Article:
- Highly conducive to living totally off-grid. It’s easy to make a correlation between higher efficiency construction and lower energy consumption. Obviously, if you are 3 times more efficient, you will use less energy. This means that the systems used to heat and cool can be smaller and will place less demand on an off-grid energy system. We learned that living off-grid in our pop-up tent trailer was an incredibly liberating experience that allowed us to really understand the impact of our daily actions and choices.
- Low maintenance system. Straw bale structures are low maintenance, especially when a simple design is used. Once they are built, little is needed to be done over the years to keep it looking great. Further, the natural materials used both in the bales and on the walls (plaster) create a “living wall system” that actually helps moderate the interior climate. By spending less time adjusting the interior climate and maintaining heating/cooling equipment you will have more time to spend doing the things you love. In fact, in areas where evening temperatures cool off significantly, no cooling system is needed at all, completely eliminating a machine that will eventually need servicing or replacement.
- Incredibly “green” building technology. Each year, millions of tons of straw are burned in the field as a waste product. For every 1 million tons burned, roughly 56,000 tons of carbon monoxide is produced. This has a huge impact on our air quality and overall planetary health. By using the straw instead of burning it, we lessen the environmental impacts by removing the CO from the atmosphere. We also have a positive impact by minimizing our homeowner energy usage. Furthermore, the use of these natural materials in the home eliminates the toxic building materials used in conventional homes. The air health inside a straw bale home is so good that many people who suffer from allergies, chemical sensitivities and autoimmune diseases build straw bale homes.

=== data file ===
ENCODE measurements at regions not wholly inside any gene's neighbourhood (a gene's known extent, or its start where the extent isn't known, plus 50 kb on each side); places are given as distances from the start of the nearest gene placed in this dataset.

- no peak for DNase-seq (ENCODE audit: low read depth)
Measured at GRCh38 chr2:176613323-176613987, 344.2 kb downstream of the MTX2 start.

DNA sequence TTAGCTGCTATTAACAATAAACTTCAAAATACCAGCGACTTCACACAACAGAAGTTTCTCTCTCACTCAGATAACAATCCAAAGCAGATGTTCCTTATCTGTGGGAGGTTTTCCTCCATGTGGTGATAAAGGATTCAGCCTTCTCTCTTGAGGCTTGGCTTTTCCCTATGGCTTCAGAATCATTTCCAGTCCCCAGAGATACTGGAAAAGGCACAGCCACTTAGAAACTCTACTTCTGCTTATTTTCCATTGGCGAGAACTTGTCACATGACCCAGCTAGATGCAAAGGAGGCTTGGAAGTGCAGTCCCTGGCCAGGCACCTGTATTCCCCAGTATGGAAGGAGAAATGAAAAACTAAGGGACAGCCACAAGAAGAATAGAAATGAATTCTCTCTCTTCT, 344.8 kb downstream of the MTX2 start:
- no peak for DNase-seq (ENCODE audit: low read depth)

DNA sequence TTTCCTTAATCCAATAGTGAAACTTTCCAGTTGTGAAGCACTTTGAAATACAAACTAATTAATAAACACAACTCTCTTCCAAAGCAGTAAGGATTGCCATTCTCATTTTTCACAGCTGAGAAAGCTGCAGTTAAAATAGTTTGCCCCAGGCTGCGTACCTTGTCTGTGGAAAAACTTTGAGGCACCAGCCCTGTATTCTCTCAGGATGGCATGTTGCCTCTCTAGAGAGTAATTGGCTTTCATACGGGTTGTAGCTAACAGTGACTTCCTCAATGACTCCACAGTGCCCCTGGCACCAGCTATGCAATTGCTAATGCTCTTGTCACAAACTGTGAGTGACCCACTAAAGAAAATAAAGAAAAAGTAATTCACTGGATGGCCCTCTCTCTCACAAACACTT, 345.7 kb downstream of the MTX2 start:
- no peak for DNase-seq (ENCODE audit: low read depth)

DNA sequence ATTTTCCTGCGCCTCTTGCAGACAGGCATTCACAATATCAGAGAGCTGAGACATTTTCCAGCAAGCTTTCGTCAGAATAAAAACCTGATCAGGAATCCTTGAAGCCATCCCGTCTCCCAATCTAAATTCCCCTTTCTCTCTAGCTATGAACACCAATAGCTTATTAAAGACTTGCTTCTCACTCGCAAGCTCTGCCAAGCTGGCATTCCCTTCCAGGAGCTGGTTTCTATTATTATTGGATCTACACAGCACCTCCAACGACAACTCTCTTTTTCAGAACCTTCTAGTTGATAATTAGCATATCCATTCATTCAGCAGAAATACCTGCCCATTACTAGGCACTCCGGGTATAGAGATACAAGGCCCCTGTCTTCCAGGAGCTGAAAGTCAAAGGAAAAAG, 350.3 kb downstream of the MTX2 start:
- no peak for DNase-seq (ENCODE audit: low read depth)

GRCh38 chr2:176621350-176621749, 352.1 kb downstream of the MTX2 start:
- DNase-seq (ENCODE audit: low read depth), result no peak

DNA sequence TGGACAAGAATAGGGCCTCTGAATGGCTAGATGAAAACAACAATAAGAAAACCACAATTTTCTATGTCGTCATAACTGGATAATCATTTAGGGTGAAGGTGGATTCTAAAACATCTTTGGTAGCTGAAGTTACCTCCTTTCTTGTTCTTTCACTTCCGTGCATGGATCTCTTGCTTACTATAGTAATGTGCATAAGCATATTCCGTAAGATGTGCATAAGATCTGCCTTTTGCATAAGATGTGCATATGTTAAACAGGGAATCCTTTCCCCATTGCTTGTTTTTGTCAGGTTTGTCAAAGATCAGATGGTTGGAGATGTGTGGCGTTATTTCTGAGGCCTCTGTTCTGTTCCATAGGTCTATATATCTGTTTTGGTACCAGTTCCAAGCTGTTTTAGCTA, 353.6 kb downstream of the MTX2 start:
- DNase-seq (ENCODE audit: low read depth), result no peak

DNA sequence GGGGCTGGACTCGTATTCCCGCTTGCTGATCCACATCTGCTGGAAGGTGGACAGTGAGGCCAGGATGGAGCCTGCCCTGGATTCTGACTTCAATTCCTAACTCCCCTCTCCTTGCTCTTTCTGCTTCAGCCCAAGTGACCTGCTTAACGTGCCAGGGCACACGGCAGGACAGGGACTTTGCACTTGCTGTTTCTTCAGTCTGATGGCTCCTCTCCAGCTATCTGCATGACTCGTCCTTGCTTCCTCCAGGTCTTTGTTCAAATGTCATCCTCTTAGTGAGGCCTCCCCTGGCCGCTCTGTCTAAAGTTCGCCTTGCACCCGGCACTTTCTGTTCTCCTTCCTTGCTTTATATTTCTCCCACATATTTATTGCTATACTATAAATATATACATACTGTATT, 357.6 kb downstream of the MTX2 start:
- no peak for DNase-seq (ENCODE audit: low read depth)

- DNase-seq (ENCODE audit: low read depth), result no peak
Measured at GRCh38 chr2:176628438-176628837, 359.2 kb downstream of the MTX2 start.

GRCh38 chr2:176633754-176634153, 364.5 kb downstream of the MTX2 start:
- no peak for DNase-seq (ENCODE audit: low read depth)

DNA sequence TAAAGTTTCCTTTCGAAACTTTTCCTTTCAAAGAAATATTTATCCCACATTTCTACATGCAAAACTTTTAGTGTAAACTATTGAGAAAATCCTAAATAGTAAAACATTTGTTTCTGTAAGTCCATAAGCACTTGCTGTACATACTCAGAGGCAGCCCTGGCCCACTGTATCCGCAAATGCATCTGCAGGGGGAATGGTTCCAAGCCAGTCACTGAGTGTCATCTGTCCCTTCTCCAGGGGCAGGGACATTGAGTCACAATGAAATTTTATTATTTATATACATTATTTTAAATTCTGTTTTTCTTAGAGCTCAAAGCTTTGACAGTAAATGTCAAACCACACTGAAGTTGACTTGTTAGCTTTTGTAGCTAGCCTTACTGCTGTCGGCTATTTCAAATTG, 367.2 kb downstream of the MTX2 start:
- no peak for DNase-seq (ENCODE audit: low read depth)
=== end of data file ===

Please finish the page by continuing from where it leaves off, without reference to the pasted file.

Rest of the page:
- Optimal technology for the Do-It-Yourselfer. I’ve taught hundreds of people with no building experience how to build straw bale homes in my workshops. People understand the building system because it’s simple and intuitive (think of stacking Legos). There is something that is deeply enriching and enlivening when people build with bales and I believe in large part it’s because we are genetically programmed to build shelter with our own hands. When we come together, use a natural material that we can feel good about, and we learn how to build shelter, our lives change and we feel fulfilled. Seeing this transformation in people as they become empowered to build their own shelter is one of the deepest rewarding experiences.
I don’t believe that downsizing means that we have to give up our connection to beautiful, efficient, and even spacious living. If what you are looking for is a more effective way of living that uses less resources, both financial and environmental, a well designed straw bale home can meet all of your goals. For lots of free information about straw bale construction, please visit www.StrawBale.com. If you want to learn more about getting some hands-on experience with straw bale construction, please visit www.StrawBaleWorkshops.com to find out more about our 2-day, 7-day, and 14-day workshops.
Just in: Spring Has Sprung Sale. It starts March 30 and goes until next Monday April 9. 2012 at midnight. Workshops are $100 off, videos are 25% and up off of regular price. There is the Everything Combo for $140 which includes all of our videos (10 in total) plus a free strawpenter organic tshirt and free shipping globally. Click Here for sale discount.